New store, displays allow center's clients to display pride in their art
John W. Edwards III has never heard the sound a bowling pin makes when it's struck by a ball, but he's got definite ideas on how one should look.
A packet of glue, some rhinestones and a tiny pair of toy rubber boots are all Edwards needs to transform a plain white pin that was destined for a scrap heap into a likeness of the kindhearted physician who guided him through childhood ow-ies and illnesses.
"He was a good doctor," says Edwards, gently gliding his hand across profile of his sculpture. "He meant a lot to me."
Edwards, 54, lives at the Milestone Center in Wilkinsburg. It's here each week, in the center's day treatment and deaf services program, where dozens of people with disabilities create sculptures and colorful artworks from donated bowling pins.
A few months ago, these pins were getting mowed down by families and weekend warriors in funny shoes on bowling nights in North Versailles.
Now, they're canvases in the hands of Milestone's clients. And, with time, they will be molded into the shapes of goldfish, cartoon characters, gypsies, even King Tut statuettes.
The completed sculptures will be displayed at The Art Market in Lawrenceville.
"Every artist enjoys having their work ... seen by other art lovers," says art-therapist and instructor Stefanie Sigrist. "These are moments when they can be proud of what they do."
Sigrist gathered 100 pins last summer from the New Great Valley Lanes bowling alley in North Versailles for the artists. The fabric used to make costumes for the pins comes from donations and discarded teddy bears and other stuffed animals.
One of Edwards' earliest memories was of visits to the doctor's office when he was 7. His mother was three months pregnant with him when she came down with German measles. He was born deaf.
His doctor's soothing bedside manner comforted Edwards, even on days when he needed shots. He paid homage to the physician by molding a pin in his image.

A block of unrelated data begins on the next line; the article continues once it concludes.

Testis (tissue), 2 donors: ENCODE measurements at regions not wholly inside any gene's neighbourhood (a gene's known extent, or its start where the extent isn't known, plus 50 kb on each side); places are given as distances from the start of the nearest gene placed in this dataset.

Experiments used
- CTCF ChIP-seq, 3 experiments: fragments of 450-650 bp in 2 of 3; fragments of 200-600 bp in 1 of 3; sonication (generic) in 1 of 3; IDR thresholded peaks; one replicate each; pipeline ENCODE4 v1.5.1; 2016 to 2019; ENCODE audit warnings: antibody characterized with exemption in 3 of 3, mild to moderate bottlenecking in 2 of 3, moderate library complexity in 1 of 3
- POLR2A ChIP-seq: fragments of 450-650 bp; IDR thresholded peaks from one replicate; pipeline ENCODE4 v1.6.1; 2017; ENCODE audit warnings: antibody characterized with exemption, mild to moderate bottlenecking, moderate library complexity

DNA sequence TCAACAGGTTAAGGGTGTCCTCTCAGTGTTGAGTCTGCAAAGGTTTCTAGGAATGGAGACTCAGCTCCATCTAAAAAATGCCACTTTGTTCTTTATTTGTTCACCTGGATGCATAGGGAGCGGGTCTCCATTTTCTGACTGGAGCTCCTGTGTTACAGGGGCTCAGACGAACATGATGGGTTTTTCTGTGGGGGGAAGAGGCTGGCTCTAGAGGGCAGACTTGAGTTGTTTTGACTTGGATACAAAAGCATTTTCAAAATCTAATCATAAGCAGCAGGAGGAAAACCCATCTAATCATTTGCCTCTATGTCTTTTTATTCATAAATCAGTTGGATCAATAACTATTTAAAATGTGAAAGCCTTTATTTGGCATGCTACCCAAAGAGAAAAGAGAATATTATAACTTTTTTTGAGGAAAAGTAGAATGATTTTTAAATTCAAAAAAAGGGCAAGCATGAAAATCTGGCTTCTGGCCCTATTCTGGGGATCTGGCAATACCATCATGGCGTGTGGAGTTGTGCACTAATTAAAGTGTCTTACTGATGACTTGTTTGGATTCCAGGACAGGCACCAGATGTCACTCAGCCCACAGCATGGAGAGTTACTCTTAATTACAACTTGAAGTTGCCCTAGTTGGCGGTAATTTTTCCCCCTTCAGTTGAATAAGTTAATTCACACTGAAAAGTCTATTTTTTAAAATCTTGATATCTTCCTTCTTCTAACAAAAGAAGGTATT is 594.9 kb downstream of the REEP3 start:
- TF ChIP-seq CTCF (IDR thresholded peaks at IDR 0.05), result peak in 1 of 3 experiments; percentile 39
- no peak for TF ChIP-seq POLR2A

Edwards toiled over the details, from the Popsicle-stick chair and aluminum-foil stethoscope to the pipe-cleaner hands and rhinestone eyes and teeth.
"I wasn't scared. He didn't hurt me," says Edwards. "I always appreciated that about him."
Edwards also sketches -- daisies, roses carnation and baby's breath flowers on paper with colored pencils. He hopes to frame and sell his art work.
Some Milestone artwork already is on display at various offices, including the Federal District Courthouse, Downtown. Some has been sold.
One of Linda Lou Franklin's pieces, a giraffe, has gotten some notice at the courthouse, but she wants more eyes to behold her work.
Franklin, who is deaf, is hoping her latest sculptures -- of a chubby panda bear cradling its cub -- can grab the interest of some art lover. The piece is fashioned from paper mache, and uses the pin as its base.
"Pandas are big and the pin is skinny, I know. I just make it different," says Franklin, 55, of East Liberty. " I guess I just see them that way."Additional Information:
Bowling Pin Art
What: Work of artists from the Milestone Center in Wilkinsburg
When: Grand opening is 11 a.m.-3 p.m. Nov. 12. Store hours: 10 a.m.-3 p.m. Tuesdays-Fridays.
Where: The Art Market, 4128 Butler St., Lawrenceville